At the party’s plenary in December, Kim Jong-Un exhorted North Korean citizens to follow the economic “Frontal Breakthrough Battle” and urged officials to build a “self-reliant economic foundation” rather than waiting on sanctions to be lifted, as the confrontation with the U.S. would continue for longer. North Korea spontaneously invited high-intensity economic sanctions in exchange for its nuclear and missile developments, and this endangered North Korea’s economy. Export amount significantly dropped (about USD1 billion à 1/10 size), manufacturing shrank due to the difficulties of importing core parts, and markets showed signs of instability. In addition to these effects, the COVID-19 pandemic made people’s livelihood even more severe.

Otherwise, Kim Jong-Un promoted the direct imperial ruling system from the 7th Party Congress for the sake of enhancing his own power. He dislodged veterans through a series of personnel renewals in the KWP and governmental organizations, and assigned Kim Yo-Jong and other close aides to core positions. By doing so, Kim Jong-Un reinforced “national representativeness” as the Chairman of the State Affairs Commission and strengthened tightening disciplines of authorities.


Kim Jong-Un’s Leadership: Powerful Authoritarianism + Militaristic Adventurism and Open Pragmatism Going Forth?

During the past eight-year ruling, three periods can be highlighted as years when Kim Jong-Un showed strong interests in economic issues: 1) 2012-2013, the initial period after power succession; 2) during the timing of the 70th Anniversary of the KWP in October 2015 and the 7th Party Congress in May 2016; 3) the “denuclearization” rhetoric period in 2018; and 4) the economic “Frontal Breakthrough Battle” period in 2020. Kim Jong-Un expressed his strong will to “promote livelihood” in his initial period after power succession, however, this intention was suspended after the announcement of that he would pursue “Byungjin politics” (March 2013) and prioritize the allocating budget to nuclear and missile developments. In the years of 2015 and 2018, the number of Kim Jong-Un’s on-site supervision increased in the field of economy, but many cases were merely visits for celebrations of the KWP’s ceremonies and external negotiation conditions. In addition, the main objective of his emphasis on economic issues was financial expansion.

The political tendency that Kim Jong-Un revealed consistently throughout his governance, including the succession period, can be summarized as “militaristic adventurism.” Kim Jong-Un’s interest in artillery units in the early period shifted to an interest in nuclear and missile developments. This time period was followed by: the attack on Yeonpyeongdo (November 23, 2011) during his succession period; long-range rocket launches in 2012 (failed in April à retried in December); the announcement of Byungjin politics and rhetoric of the “Great Battle for National Unification” in 2013; intensive artillery drills from February to September 2014; technological advancements of nuclear and missile capability during 2016 and 2017; launches of short-range projectiles in 2019; and the announcement of “new strategic weapons development” in 2020.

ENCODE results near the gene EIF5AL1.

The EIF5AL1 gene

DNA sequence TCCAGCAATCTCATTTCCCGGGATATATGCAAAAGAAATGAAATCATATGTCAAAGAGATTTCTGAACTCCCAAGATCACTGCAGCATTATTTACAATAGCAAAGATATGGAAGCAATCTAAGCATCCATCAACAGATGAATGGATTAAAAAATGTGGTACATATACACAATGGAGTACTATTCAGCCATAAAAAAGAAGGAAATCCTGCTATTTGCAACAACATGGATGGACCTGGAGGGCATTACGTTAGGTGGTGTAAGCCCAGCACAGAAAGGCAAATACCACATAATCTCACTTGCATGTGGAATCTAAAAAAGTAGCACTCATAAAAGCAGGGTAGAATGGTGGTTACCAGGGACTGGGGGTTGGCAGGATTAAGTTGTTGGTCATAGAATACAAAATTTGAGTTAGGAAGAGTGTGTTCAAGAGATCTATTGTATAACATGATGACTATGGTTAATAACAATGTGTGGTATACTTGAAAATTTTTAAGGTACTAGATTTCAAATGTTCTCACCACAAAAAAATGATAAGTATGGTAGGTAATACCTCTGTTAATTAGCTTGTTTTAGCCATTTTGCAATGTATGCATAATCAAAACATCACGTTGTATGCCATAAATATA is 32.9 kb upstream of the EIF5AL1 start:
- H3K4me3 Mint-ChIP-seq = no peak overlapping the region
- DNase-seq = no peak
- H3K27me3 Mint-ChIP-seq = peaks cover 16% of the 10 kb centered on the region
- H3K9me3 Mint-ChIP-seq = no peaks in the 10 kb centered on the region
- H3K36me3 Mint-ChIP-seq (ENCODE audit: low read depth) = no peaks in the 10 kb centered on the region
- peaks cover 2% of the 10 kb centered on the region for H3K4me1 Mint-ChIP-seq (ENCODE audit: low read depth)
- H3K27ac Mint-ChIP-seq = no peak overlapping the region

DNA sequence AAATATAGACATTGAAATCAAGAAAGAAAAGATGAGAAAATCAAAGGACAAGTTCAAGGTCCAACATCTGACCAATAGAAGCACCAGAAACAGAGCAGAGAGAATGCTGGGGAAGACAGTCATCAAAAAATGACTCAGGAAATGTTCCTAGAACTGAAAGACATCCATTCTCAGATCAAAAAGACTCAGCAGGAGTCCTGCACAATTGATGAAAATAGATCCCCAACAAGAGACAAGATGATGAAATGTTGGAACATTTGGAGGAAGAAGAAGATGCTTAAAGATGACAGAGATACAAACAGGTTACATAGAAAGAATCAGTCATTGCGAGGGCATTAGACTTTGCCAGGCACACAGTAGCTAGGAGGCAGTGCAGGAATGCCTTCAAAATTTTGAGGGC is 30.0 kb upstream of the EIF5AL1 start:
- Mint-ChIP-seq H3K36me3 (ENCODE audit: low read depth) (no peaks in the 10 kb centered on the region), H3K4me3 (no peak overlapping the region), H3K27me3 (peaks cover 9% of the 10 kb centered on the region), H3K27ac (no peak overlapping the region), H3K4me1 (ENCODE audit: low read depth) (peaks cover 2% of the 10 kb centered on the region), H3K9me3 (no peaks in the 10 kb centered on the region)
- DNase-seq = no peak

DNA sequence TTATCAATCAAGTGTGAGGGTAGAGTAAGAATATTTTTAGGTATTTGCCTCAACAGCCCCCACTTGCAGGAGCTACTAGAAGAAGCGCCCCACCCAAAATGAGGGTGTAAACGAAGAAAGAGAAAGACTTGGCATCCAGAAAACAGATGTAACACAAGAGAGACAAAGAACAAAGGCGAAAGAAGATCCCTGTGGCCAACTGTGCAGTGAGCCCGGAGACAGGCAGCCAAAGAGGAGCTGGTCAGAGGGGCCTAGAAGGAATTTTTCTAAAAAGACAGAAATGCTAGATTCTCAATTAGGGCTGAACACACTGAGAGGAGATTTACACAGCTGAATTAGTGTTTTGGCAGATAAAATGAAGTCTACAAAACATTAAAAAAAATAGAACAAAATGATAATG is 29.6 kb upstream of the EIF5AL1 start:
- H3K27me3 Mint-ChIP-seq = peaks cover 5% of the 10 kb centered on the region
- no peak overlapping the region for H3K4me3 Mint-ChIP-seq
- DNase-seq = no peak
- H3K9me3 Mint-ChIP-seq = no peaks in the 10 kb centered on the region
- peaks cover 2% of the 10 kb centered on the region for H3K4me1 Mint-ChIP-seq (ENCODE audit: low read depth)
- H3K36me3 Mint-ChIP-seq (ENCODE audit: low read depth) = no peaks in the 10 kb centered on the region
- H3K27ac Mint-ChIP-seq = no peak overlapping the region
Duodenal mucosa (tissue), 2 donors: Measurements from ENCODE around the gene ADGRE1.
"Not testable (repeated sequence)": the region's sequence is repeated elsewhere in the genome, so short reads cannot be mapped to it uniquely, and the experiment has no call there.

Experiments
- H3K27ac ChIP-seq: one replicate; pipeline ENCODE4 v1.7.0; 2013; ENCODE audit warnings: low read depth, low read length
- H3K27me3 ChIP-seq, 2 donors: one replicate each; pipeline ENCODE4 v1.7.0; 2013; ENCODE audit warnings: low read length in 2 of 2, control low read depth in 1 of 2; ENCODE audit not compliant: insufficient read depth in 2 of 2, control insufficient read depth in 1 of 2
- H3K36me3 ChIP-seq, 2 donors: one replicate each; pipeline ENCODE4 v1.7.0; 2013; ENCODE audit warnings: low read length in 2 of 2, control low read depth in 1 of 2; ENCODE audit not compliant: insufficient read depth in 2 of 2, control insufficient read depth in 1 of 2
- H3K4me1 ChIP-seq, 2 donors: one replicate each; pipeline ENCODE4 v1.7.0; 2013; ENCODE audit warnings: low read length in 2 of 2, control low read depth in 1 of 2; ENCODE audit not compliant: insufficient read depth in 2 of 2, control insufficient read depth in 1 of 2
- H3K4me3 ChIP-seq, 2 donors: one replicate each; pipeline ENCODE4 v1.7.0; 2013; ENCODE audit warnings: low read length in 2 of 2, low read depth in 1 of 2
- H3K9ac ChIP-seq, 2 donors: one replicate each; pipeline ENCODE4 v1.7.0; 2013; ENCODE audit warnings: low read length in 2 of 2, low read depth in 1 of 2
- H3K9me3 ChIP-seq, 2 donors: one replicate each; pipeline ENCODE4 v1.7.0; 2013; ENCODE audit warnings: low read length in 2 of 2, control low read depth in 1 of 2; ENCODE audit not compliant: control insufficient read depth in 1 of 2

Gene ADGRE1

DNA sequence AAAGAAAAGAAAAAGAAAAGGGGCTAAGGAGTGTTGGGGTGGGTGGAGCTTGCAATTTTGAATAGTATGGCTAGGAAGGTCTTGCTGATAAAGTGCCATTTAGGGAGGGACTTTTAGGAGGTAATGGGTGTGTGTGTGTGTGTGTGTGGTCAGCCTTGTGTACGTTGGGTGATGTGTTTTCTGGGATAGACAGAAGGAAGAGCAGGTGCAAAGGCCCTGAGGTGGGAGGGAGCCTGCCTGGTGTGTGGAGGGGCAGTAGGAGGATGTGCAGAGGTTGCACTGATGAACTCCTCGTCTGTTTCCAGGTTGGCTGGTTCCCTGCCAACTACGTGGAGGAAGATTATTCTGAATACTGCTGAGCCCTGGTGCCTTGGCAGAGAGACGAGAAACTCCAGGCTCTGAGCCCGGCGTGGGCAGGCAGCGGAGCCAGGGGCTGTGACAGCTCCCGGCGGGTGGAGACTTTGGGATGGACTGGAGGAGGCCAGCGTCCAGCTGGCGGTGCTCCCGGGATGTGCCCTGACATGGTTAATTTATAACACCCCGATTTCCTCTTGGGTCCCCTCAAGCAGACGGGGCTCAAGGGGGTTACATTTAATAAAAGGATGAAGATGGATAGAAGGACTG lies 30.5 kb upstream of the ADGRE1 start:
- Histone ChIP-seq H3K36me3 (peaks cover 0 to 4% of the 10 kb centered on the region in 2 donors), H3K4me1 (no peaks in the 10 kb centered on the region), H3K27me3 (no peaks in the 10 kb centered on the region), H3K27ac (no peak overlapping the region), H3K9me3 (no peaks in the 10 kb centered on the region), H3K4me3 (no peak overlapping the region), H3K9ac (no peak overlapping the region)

Since 2018, the remarkable change in his political style involves an increase of diplomatic activities. Until then, the evaluation for Kim Jong-Un’s leadership was “3 Is” – Indifference (diplomatic disinterest), Incompetence (economic incapacity), and Intolerance (zero political clemency). In short, Kim Jong-Un merely dominates the country and is unable to govern it. Still, since 2018, he has been praised in the North as “a world-class leaderwho achieved “completion of nuclear weapons development” and “diversification of foreign relations.”

In conclusion, features of Kim Jong-Un’s leadership can be summarized as “powerful authoritarianism” internally and “militaristic adventurism” externally, by observing the past eight years of his ruling focus. The focus was a result of dogmatic and belligerent characteristics in North Korea’s leadership system and the country’s power elites’ rigid basis that mingled with Kim Jong-Un’s “daring and boldness” ostentation to overcome his “novice leader” complex. Even so, he showed “a will for livelihood enhancement” during the initial period of his leadership and “a will for having dialogue and compromise” recently. If the conservative policy tendency, present during the middle stage of his leadership and attributed to internal power types, is maintained, one can build a theory that there are possibilities that Kim Jong-Un’s leadership would shift to open pragmatism in the future.